I haven’t spoken much about my music preferences on this blog except to note that I’m not very fond of a heavy bass between the hours of 1am and 4am. Once, I didn’t think I could live without music; that was during the period when I was young enough to enjoy Triple J. It was the only time in my life that I’ve ever been a radio listener. But since that time I’ve twice filled out ACNeilsen Radio surveys and never made a single entry in the diary they provided. Without the radio as a guide to new music, I wondered how I would find out about must-listen music, but it wasn’t a question that occupied my interest for very long. I’m mentioning this, because I was given cause to reflect upon my musical tastes a couple of weeks ago when I decided to arrange my CDs into alphabetical order, according to the artist’s name. As I dusted CD covers and arranged alphabetical piles, I became aware that one letter was rapidly forming a tower high above all of the others. At least one quarter of my CDs are by artists whose names begin with B: Ben Harper, Ben Lee, Beth Orton, Billy Bragg, and Björk. What do these musical choices say about me? That I stopped listening to radio about eight years ago and my sister, V. is responsible for my Beth Orton obsession. As a consequence of my rearranging (from chaos to alphabetical) I have rediscovered Björk’s album, Medúlla, which is composed almost entirely of voices. There is a bit of piano on one track. It’s extraordinary. I’m listening to it now. The sounds are helping soothe my sore brain which has not fared well after another night of the mf neighbour’s antics.
Thursday, 16 February 2006
I am starting a campaign calling for an end to the use of the phrases ‘it’s all good’ and ‘at the end of the day’. There is perhaps no point in attempting to halt contemporary vernacular developments; I’m almost certainly sounding like one of those people who have spawned a whole industry by publishing their personal gripes about the evolution of the English language over the past 20 years. (For a broader perspective on the history of English, see Melvyn Bragg’s very excellent The Adventure of English). Anyway. I think what I particularly hate about these two phrases is that they seem to be expressed with the purpose of affecting the states of Zen and sagacity, respectively. Instead, their utterance reveals in the speaker a level of complacency about their own inarticulateness that should not be encouraged. The time of the first Australian Idol seemed to be the height of the ‘It’s all good’ phenomenon. If I heard Guy Sebastian say it one more time, along with ‘Awesome!’, in place of any coherent answer... well, I did scream. And then we had to live through it all over again when Kate D’Arugao was a contestant on the third season. Lately, I’ve noticed the use of ‘It’s all good’ has become less, especially after it started to be appropriated as a slogan in advertisements, but it seems to have been superseded by the equally irritating ‘At the end of the day’. If you use these sayings yourself, I implore you, please do some more reading, through which you will expand your vocabulary and soon have a whole range of new words to employ in your conversations and narratives.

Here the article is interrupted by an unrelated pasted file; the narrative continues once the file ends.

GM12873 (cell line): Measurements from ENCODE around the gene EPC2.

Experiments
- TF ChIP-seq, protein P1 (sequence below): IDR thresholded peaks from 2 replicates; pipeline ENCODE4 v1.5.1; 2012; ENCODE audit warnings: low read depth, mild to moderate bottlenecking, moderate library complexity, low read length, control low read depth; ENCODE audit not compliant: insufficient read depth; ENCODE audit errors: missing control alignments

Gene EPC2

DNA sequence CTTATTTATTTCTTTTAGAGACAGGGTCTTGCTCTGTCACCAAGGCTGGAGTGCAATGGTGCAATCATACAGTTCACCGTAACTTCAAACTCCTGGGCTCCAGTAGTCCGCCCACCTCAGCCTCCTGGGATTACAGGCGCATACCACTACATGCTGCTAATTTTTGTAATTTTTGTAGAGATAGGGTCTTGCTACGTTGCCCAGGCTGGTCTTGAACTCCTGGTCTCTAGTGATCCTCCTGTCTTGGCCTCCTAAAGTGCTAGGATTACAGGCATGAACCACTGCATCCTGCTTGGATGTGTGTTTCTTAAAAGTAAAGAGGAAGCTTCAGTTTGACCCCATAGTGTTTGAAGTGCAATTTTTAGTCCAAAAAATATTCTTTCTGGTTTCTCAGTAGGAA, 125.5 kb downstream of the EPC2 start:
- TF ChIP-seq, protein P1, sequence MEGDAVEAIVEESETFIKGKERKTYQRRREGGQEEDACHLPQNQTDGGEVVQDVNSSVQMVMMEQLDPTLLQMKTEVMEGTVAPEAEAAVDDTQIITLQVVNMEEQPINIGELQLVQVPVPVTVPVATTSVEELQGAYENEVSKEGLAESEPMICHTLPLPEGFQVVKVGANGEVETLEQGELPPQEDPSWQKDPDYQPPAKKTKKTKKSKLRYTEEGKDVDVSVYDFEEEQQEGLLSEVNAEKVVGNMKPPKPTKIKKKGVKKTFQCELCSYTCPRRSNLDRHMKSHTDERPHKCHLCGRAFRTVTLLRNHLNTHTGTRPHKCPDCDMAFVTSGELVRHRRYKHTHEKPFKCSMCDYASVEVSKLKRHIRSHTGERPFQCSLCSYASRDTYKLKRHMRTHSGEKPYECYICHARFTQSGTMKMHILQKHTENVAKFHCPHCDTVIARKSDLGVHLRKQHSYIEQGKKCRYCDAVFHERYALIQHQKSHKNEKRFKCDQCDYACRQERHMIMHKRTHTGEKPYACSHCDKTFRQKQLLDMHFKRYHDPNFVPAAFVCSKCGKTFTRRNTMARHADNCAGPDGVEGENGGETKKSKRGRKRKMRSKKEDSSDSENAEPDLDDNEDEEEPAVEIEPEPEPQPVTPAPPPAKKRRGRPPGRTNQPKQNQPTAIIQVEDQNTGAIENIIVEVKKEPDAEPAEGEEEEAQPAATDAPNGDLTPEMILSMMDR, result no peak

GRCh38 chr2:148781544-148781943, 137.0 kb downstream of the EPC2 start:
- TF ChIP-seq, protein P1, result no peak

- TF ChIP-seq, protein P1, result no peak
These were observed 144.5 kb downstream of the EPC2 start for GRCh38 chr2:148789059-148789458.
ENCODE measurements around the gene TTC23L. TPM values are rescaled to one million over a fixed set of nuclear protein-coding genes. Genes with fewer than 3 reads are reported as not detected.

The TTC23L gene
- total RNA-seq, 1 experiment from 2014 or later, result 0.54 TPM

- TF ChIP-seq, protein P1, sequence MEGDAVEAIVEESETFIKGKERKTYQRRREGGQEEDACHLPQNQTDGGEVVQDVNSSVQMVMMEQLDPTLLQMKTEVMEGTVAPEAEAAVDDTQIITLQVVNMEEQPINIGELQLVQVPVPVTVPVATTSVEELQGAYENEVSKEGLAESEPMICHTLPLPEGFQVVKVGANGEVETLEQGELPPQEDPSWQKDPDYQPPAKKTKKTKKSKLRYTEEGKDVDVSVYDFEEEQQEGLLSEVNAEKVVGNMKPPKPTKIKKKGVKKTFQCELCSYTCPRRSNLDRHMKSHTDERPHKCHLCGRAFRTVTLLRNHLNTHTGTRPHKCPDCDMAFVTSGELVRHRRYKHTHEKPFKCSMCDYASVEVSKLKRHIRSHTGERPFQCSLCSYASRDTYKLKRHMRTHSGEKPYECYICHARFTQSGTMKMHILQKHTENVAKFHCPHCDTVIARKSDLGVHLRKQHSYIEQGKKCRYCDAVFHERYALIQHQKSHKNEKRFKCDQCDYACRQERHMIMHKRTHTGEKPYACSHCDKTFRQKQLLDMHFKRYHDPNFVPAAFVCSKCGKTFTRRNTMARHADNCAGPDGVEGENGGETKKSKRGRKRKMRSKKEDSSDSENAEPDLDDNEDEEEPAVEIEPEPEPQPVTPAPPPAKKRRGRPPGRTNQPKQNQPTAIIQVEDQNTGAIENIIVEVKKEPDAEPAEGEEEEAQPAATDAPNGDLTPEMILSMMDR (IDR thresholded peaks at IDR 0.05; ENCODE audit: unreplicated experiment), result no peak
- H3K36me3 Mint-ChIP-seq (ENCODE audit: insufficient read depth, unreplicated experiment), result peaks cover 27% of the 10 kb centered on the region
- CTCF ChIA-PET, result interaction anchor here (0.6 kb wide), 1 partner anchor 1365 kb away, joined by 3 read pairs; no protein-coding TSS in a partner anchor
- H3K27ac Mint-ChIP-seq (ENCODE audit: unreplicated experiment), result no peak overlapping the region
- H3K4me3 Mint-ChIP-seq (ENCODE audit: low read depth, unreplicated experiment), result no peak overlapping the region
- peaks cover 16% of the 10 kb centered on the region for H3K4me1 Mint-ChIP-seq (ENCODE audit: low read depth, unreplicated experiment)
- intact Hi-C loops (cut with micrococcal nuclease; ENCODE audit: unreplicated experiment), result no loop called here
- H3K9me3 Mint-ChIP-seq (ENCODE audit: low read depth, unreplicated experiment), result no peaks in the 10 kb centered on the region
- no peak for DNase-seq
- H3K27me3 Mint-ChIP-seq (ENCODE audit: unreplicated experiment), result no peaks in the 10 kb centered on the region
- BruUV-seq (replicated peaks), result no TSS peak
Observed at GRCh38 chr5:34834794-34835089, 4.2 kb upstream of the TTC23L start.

Friday, 17 February 2006
In its quest to see Brisbane become an international city, the City Council seems to have hired the same architect responsible for Melbourne’s controversial Federation Square to design its new offices. In an effort to comply with the Council’s recycling policy, the developers rifled through their garbage and extracted the plans for the Melbourne site, after which they took out their crayons and coloured in a few squares before presenting them to the Council for approval.
In other developments, the mayor of Paris has contacted Interpol to report the desecration of the fountain at the Pompidou Centre. Interpol is investigating reported sightings of pieces from the Centre’s famous sculpture in downtown Brisbane. The owner of the Giant Lobster has also made an enquiry to Queensland police.